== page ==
Reborn, but not rebuilt.
If at first you don’t succeed, try, try again. Maybe you’ll get it right the next time. Or the time after that. Hell, I took a nap during my first attempt at the SAT’s, but by the third time around, I did fine.
The original Summoner also put me
to sleep. Despite a fair deal of hype, the game plodded along and was marred
by long load times and bland gameplay. But thankfully, Volition listened to
the classic adage and made leaps in the right direction with their sequel.
the third go ’round, Summoner 2 was
ported to the Gamecube as Summoner: A Goddess Reborn. It’s the same game
with the same real-time hacking action and fussy camera, but now there’s now
a new character model for the main character, Maia.
Maia has been touted as the goddess Laharah reborn. At the tender young age
of four, she usurped the throne, aided by the King’s own brother, Taurgis. Twenty
years later, she journeys out with a small band of followers to discover exactly
what destiny has in store for her.
This messianic, linear story is influenced greatly by classic Dungeon and
Dragons traditions like the first Summoner, but takes on some Middle
Eastern touches. The writing effectively uses period language to create a unique
atmosphere, but the overarching events and plot take priority over in-depth
The melee action is in full real-time. There’s a timing structure to the attacks, but it just comes out as pure button-mashing. Blocking is not as useful as it should be – a small delay before initiating the block keeps the character vulnerable. At times you can accurately predict when to block, but mostly, it’s a crapshoot. At its heart, attacking becomes an issue of stat improvement, but the action half of this “action/rpg” really should have been refined better.
You can lock onto enemies, but the opponent-centric movement of your character
is rather sluggish. Another dodge move of some kind would have helped out immensely.
Combat mostly ends up as walking right up against your foe and whittling away
with your weapon, stopping or running off for the occasional block or spell.
Summoner‘s sword action, though different, pales against the finely tuned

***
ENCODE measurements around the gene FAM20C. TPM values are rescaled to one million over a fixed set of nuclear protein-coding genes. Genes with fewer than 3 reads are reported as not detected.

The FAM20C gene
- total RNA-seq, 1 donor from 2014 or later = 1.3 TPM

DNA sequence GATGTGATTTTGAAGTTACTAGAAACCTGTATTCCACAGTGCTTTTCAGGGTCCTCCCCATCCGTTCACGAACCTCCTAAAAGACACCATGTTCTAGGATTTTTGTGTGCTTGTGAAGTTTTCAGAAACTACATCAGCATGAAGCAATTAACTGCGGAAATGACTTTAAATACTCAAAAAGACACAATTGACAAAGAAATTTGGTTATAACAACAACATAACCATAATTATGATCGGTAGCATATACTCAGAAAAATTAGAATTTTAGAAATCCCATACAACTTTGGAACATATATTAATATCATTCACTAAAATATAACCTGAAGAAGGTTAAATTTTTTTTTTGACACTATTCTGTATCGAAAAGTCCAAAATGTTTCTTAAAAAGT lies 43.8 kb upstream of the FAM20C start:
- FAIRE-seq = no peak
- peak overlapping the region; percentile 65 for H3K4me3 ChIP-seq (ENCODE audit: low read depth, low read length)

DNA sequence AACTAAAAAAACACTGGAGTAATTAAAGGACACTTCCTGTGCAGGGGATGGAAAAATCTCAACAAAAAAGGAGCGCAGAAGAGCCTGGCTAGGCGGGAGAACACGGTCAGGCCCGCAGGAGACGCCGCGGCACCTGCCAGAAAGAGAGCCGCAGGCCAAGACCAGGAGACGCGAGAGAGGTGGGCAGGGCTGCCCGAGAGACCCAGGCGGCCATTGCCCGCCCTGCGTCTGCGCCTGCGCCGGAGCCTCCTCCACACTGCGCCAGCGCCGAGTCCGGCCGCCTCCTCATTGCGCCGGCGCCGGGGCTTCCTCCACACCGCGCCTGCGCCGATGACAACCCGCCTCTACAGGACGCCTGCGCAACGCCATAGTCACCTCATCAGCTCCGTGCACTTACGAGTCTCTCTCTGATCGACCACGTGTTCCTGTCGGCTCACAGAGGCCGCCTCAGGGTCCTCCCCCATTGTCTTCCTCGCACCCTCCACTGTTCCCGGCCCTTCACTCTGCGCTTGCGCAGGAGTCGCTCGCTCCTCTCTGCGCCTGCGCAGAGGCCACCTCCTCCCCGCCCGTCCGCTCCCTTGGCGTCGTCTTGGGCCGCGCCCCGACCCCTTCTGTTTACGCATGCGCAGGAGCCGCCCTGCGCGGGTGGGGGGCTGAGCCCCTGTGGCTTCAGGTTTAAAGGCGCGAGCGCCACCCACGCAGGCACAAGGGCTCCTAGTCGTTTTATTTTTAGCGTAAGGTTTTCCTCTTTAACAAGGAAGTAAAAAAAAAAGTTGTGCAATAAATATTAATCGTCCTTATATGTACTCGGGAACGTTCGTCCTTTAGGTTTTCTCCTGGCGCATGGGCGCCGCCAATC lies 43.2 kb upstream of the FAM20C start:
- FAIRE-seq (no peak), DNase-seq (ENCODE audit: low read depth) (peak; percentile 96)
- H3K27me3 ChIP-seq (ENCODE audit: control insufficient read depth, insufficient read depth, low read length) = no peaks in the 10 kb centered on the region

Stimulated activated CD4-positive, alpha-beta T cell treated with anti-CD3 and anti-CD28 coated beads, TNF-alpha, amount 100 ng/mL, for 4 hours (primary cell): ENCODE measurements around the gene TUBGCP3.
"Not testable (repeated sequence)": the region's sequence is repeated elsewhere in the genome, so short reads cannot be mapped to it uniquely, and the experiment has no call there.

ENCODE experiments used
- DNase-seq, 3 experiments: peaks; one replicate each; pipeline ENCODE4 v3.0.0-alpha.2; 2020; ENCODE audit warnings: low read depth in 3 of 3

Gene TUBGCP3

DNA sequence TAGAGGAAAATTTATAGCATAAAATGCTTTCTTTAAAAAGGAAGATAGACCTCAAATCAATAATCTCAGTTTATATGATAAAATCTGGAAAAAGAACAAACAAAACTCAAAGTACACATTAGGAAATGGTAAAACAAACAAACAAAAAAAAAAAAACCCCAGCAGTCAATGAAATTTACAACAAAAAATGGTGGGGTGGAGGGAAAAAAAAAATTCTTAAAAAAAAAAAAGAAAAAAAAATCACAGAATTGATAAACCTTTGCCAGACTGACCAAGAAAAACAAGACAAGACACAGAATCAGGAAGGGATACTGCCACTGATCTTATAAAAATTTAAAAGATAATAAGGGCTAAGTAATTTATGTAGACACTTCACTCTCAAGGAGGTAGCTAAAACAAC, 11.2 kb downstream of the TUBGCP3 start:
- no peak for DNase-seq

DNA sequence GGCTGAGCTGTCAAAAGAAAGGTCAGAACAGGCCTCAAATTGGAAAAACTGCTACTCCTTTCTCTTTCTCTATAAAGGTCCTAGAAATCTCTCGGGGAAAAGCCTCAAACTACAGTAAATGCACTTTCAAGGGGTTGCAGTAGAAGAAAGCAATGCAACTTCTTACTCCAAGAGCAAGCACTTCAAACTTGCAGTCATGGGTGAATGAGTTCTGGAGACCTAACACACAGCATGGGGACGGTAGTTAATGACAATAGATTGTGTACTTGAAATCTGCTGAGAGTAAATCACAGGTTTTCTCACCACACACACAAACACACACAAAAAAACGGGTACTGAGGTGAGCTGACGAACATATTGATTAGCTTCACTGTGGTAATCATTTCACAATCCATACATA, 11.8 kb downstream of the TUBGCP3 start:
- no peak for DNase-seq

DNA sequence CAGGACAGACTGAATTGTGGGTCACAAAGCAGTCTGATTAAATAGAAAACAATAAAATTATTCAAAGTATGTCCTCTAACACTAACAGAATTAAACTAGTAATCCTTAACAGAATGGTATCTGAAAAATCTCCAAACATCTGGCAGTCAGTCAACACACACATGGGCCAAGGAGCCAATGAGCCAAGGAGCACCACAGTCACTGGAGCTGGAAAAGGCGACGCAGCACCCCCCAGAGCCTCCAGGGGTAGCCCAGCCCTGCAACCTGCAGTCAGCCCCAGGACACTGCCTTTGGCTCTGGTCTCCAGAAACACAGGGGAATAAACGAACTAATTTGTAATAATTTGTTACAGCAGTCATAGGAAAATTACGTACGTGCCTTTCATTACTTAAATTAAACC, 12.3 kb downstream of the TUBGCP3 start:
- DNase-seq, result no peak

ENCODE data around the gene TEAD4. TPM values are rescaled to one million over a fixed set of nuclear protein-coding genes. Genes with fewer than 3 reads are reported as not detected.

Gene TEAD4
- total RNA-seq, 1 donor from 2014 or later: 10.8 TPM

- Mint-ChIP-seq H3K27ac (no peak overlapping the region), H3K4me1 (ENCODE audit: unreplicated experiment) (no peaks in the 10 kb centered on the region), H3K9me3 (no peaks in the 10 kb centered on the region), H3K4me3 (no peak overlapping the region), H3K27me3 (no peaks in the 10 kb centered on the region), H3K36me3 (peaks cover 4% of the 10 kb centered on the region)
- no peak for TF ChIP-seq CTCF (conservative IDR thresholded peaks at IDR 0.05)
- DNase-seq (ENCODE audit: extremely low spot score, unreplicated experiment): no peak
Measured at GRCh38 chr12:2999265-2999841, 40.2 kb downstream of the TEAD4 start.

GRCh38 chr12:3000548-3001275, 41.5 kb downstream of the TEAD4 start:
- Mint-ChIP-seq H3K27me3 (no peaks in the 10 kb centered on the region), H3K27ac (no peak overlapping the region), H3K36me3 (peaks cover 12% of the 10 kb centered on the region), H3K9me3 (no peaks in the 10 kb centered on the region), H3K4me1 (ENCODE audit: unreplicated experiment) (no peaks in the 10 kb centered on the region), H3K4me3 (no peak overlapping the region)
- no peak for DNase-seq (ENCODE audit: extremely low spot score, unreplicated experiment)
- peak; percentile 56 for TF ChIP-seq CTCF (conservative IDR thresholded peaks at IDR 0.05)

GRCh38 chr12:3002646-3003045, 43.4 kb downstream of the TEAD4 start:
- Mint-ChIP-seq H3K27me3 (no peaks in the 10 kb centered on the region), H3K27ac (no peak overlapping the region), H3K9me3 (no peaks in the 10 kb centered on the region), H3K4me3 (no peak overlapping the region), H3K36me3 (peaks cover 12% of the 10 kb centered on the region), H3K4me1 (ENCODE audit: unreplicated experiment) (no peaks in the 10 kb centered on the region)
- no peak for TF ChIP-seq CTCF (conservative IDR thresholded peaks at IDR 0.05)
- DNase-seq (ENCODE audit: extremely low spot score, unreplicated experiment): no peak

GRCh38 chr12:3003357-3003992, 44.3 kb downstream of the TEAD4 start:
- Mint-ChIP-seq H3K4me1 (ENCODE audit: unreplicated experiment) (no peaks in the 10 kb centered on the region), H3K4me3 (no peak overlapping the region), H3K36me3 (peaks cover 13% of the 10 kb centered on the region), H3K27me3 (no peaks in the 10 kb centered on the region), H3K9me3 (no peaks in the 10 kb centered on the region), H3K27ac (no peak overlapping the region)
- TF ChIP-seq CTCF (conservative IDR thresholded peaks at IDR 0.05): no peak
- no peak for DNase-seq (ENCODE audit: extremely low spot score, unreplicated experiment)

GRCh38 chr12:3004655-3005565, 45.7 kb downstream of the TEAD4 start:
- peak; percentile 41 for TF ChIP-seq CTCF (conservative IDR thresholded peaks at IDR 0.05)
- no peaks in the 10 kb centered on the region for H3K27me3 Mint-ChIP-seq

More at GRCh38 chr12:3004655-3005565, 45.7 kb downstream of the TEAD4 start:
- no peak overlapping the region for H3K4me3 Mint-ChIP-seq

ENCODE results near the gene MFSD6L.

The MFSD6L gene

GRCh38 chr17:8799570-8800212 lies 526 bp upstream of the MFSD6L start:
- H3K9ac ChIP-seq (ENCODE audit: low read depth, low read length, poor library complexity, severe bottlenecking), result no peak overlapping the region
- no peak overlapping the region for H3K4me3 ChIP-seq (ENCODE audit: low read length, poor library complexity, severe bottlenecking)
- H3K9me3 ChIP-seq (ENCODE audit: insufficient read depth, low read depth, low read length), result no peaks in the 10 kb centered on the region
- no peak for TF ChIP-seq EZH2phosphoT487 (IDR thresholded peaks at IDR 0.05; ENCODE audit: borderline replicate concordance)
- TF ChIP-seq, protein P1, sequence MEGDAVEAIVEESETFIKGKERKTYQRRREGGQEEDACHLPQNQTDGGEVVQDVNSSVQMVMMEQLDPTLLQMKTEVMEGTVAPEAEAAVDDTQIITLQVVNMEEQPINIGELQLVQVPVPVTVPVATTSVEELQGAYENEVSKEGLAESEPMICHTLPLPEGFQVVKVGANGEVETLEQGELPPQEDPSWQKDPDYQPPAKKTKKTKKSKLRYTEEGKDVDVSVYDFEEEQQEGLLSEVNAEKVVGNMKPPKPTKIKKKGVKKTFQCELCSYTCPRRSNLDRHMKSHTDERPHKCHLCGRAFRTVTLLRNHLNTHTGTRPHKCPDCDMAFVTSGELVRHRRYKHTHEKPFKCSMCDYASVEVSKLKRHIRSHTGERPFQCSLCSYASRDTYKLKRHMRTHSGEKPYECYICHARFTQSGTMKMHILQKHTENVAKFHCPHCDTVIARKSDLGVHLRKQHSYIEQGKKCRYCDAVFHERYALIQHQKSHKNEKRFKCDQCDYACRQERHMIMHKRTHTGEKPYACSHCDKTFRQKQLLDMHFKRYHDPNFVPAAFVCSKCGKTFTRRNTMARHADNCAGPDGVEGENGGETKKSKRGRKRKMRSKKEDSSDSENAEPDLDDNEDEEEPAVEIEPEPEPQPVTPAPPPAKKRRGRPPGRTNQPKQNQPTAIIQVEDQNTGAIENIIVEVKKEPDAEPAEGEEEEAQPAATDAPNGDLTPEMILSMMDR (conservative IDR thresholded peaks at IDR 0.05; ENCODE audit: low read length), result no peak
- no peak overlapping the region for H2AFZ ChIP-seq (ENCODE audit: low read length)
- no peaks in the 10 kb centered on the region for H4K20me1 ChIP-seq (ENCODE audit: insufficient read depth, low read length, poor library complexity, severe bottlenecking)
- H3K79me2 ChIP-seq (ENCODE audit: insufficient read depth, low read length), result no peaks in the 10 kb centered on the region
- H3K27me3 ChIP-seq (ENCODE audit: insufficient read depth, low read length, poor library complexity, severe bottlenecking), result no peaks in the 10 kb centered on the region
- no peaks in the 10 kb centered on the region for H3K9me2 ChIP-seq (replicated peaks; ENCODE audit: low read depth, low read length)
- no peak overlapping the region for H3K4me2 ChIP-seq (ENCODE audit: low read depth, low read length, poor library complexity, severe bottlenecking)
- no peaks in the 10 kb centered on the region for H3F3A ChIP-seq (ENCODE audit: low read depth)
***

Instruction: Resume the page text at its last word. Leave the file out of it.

timing of Zelda Ocarina of Time.
In Summoner: A Goddess Reborn, being attacked by more than two opponents
is a sure death knell. You just can’t really keep your health up while sustaining
multiple attacks, and you often cannot counter-attack quickly enough. Frantic
escape ends up as the best response.
To help you in this regard, Summoner: A Goddess Reborn gives you a
backup team of two computer-controlled warriors. Their offense and defense styles
can be adjusted through the options, allowing you to create a strict melee man
or a humble healer. But unlike Kingdom
Hearts, you’re able to take control of either support character at the push
of a button. It’s certainly more exciting to actually control the other characters
and gives the game much more variety. Still, I would have liked the ability
to send support commands in as well, such as directing a teammate to attack
a specific opponent. And leaving characters up to the mercy of the AI usually
means the AI will stupidly waste resources.
Advancing in levels earns each character in your party points to distribute across their different skill sets. Different properties can be built up, such as stronger attacks, better defense or more specialized character traits like stealth, heavy weapons, and specific spells.
This game wouldn’t be ‘Summoner’ without any summoning, now would it? Over the course of her adventure, Maia gains the abilities of four upgradeable summons – Blood, Eye, Sand and Tree. With each summoning, she transforms into a fabled creature; for a limited window of time, she wields the added strengths and powers of the beast. For the most part, the summons are very effective and add some visual flair.
A Goddess Reborn is a big game. There are scores of quest items to find,
each playing some part in the larger scheme of things. You’ll have to figure
out the right time to use an item, which gives the game a nice classic adventure
Graphically, though, the game is mixed. Between the PS2 and the Gamecube,
there are some marginal improvements. Summoner: A Goddess Reborn has
thankfully eliminated the ugly draw-ins and long load times of the original
Summoner while maintaining huge environments, but the close-up details
are muddled and lack detail. I find myself pulling back the camera so I won’t
have to look at the game up close.
The camera feels more awkward than before, with a tendency to zoom in when it’s completely unnecessary.
The bulk of the cut scenes are devoid of mouth movements, a step backwards in FMV design. Rather than heavy work on animation, there’s some fancy video editing sharply done with artful filters to progress the storytelling.
Most of the voiceover cast has done a commendable job; emotional intonation is fitting and there are appropriate accents for most of the characters. Much of the music is background ambient filler rather than full melodies.
However, the new Maia doesn’t seem to fit the original voice as well. The new Maia looks less angry, with a less angular face and lips that have a Catherine Zeta-Jones curl to them. At least the new cover of the game box looks far, far better compared to the lopsided original.
Plus, it seems like some other extras were eliminated, such as interviews
with the staff and the Summoner 2 animated short that featured the original
Maia. While the Summoner 2 short wasn’t as funny as the original Summoner
D & D short, it was still an appreciated addition.
Summoner: A Goddess Reborn has come a long way since the original and
is headed in the right direction, but I find myself happier with Summoner
2 on the PS2. I disagree with the “improved” character design, feel irked
by the hateful camera, and in all, the game has aged in the short time between
the PS2 and the Gamecube. Three times a charm, but not this time.